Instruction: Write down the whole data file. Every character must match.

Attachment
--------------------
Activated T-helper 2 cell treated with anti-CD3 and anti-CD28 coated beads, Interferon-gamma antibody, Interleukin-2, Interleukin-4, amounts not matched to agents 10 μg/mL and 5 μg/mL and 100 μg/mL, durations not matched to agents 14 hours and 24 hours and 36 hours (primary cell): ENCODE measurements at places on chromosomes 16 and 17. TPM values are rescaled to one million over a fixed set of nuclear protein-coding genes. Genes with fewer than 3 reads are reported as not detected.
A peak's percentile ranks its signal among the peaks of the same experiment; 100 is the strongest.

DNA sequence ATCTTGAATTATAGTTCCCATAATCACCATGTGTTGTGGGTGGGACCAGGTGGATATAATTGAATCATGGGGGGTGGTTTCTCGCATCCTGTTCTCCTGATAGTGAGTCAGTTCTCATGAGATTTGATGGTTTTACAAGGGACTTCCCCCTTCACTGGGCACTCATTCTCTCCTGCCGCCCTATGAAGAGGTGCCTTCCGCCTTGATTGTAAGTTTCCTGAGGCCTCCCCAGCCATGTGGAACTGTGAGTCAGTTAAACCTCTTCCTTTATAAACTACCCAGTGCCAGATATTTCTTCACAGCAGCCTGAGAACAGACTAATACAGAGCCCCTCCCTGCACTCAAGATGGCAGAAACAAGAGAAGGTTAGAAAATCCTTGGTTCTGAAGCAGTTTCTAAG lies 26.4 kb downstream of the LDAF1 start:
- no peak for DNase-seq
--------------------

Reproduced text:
Activated T-helper 2 cell treated with anti-CD3 and anti-CD28 coated beads, Interferon-gamma antibody, Interleukin-2, Interleukin-4, amounts not matched to agents 10 μg/mL and 5 μg/mL and 100 μg/mL, durations not matched to agents 14 hours and 24 hours and 36 hours (primary cell): ENCODE measurements at places on chromosomes 16 and 17. TPM values are rescaled to one million over a fixed set of nuclear protein-coding genes. Genes with fewer than 3 reads are reported as not detected.
A peak's percentile ranks its signal among the peaks of the same experiment; 100 is the strongest.

DNA sequence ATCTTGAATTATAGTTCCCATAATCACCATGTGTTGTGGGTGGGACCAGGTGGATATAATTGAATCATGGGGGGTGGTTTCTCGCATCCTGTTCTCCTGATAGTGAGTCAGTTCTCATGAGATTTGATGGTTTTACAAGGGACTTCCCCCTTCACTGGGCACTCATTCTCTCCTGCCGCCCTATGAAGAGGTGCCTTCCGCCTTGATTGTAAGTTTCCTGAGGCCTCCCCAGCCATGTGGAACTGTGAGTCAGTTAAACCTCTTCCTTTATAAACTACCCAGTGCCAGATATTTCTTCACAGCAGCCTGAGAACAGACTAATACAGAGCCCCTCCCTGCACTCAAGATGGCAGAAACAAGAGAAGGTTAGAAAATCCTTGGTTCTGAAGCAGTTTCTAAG lies 26.4 kb downstream of the LDAF1 start:
- no peak for DNase-seq